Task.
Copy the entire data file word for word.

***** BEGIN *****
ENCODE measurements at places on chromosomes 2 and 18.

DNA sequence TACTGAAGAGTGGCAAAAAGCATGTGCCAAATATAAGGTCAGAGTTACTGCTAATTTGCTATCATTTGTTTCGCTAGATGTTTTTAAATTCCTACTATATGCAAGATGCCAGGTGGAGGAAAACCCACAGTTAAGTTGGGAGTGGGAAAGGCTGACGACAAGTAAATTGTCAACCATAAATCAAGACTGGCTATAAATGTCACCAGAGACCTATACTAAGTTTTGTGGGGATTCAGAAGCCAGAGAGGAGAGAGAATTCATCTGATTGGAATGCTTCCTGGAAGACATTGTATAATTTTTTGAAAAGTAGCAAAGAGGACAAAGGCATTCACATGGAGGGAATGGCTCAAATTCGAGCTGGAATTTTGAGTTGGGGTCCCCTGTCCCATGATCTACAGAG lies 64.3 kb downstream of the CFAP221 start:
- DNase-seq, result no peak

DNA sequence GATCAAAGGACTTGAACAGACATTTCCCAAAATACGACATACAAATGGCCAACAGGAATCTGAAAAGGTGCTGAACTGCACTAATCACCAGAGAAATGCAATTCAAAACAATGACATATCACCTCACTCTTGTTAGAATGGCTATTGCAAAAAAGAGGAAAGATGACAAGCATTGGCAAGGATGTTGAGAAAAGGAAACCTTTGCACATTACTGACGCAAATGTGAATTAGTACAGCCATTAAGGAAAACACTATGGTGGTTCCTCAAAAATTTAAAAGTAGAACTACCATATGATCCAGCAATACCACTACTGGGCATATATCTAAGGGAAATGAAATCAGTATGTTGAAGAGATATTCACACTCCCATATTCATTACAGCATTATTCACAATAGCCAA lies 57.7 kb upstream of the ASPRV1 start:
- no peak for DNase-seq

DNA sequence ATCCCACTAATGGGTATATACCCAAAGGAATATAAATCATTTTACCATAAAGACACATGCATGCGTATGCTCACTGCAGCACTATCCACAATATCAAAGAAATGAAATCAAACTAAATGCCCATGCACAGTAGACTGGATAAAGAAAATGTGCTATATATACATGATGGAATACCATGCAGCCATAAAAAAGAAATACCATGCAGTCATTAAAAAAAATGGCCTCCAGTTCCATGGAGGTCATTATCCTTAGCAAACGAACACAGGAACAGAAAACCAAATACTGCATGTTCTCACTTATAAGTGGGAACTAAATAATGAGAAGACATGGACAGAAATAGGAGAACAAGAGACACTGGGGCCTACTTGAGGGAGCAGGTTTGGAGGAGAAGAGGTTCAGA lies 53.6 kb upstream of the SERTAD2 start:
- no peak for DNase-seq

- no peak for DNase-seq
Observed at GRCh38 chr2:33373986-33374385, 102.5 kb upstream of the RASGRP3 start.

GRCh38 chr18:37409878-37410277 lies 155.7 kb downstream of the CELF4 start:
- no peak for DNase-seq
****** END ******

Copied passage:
ENCODE measurements at places on chromosomes 2 and 18.

DNA sequence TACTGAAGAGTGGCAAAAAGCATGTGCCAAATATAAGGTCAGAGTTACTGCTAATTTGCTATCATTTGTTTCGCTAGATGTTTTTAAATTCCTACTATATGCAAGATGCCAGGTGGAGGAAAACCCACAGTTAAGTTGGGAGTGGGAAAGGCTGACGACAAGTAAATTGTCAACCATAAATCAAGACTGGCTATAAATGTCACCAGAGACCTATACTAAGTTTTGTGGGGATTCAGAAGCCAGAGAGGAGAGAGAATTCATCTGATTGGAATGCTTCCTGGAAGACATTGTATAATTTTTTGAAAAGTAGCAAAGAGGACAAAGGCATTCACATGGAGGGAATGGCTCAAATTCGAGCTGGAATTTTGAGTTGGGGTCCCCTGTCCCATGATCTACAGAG lies 64.3 kb downstream of the CFAP221 start:
- DNase-seq, result no peak

DNA sequence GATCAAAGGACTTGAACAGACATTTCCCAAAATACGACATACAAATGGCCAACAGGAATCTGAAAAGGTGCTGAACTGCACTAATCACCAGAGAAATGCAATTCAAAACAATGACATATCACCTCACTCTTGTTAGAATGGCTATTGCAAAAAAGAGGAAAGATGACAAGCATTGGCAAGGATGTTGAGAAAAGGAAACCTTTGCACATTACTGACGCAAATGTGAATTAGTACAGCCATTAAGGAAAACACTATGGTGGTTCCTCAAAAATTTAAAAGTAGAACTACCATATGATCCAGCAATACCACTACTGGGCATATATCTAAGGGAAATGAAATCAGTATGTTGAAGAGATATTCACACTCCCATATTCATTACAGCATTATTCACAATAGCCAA lies 57.7 kb upstream of the ASPRV1 start:
- no peak for DNase-seq

DNA sequence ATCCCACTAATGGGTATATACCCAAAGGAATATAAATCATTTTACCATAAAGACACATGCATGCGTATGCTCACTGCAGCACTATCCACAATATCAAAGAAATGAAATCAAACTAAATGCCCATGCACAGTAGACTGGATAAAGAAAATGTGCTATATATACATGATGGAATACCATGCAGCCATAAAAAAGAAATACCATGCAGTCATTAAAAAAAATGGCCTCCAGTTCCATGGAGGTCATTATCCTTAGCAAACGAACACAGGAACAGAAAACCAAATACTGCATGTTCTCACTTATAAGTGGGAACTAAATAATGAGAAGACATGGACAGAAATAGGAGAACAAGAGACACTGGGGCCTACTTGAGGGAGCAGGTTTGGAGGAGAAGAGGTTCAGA lies 53.6 kb upstream of the SERTAD2 start:
- no peak for DNase-seq

- no peak for DNase-seq
Observed at GRCh38 chr2:33373986-33374385, 102.5 kb upstream of the RASGRP3 start.

GRCh38 chr18:37409878-37410277 lies 155.7 kb downstream of the CELF4 start:
- no peak for DNase-seq